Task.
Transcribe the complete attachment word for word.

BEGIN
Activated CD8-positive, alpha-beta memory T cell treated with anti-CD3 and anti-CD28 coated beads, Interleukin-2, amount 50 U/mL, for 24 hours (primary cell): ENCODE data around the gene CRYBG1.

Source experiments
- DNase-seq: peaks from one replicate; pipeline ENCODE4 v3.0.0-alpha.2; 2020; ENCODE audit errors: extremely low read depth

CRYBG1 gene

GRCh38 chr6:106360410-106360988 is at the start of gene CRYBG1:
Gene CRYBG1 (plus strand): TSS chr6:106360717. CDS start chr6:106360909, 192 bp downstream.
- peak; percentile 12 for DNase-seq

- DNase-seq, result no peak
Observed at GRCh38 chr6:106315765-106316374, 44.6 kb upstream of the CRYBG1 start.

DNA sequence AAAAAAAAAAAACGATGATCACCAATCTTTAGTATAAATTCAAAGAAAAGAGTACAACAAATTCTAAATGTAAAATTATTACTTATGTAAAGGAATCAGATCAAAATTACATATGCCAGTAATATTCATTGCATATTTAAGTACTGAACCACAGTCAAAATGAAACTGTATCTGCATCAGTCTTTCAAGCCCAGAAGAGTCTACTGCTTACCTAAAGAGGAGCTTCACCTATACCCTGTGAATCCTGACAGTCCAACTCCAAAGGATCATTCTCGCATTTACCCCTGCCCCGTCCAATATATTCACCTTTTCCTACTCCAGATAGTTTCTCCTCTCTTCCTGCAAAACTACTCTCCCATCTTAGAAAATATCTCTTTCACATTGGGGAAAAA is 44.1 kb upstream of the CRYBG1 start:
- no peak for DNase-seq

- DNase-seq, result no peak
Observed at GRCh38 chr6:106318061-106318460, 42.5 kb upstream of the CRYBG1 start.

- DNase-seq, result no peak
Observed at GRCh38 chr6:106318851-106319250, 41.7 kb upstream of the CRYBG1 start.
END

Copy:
Activated CD8-positive, alpha-beta memory T cell treated with anti-CD3 and anti-CD28 coated beads, Interleukin-2, amount 50 U/mL, for 24 hours (primary cell): ENCODE data around the gene CRYBG1.

Source experiments
- DNase-seq: peaks from one replicate; pipeline ENCODE4 v3.0.0-alpha.2; 2020; ENCODE audit errors: extremely low read depth

CRYBG1 gene

GRCh38 chr6:106360410-106360988 is at the start of gene CRYBG1:
Gene CRYBG1 (plus strand): TSS chr6:106360717. CDS start chr6:106360909, 192 bp downstream.
- peak; percentile 12 for DNase-seq

- DNase-seq, result no peak
Observed at GRCh38 chr6:106315765-106316374, 44.6 kb upstream of the CRYBG1 start.

DNA sequence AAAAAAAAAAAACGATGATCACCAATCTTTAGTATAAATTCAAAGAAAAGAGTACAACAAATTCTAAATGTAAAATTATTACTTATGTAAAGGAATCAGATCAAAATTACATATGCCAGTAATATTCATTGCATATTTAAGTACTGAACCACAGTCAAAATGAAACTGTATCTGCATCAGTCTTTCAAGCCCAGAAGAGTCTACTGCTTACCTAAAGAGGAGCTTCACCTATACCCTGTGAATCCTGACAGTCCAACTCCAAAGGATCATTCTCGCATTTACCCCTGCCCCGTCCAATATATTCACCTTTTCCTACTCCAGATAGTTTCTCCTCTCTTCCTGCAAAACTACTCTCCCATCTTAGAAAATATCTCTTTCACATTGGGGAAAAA is 44.1 kb upstream of the CRYBG1 start:
- no peak for DNase-seq

- DNase-seq, result no peak
Observed at GRCh38 chr6:106318061-106318460, 42.5 kb upstream of the CRYBG1 start.

- DNase-seq, result no peak
Observed at GRCh38 chr6:106318851-106319250, 41.7 kb upstream of the CRYBG1 start.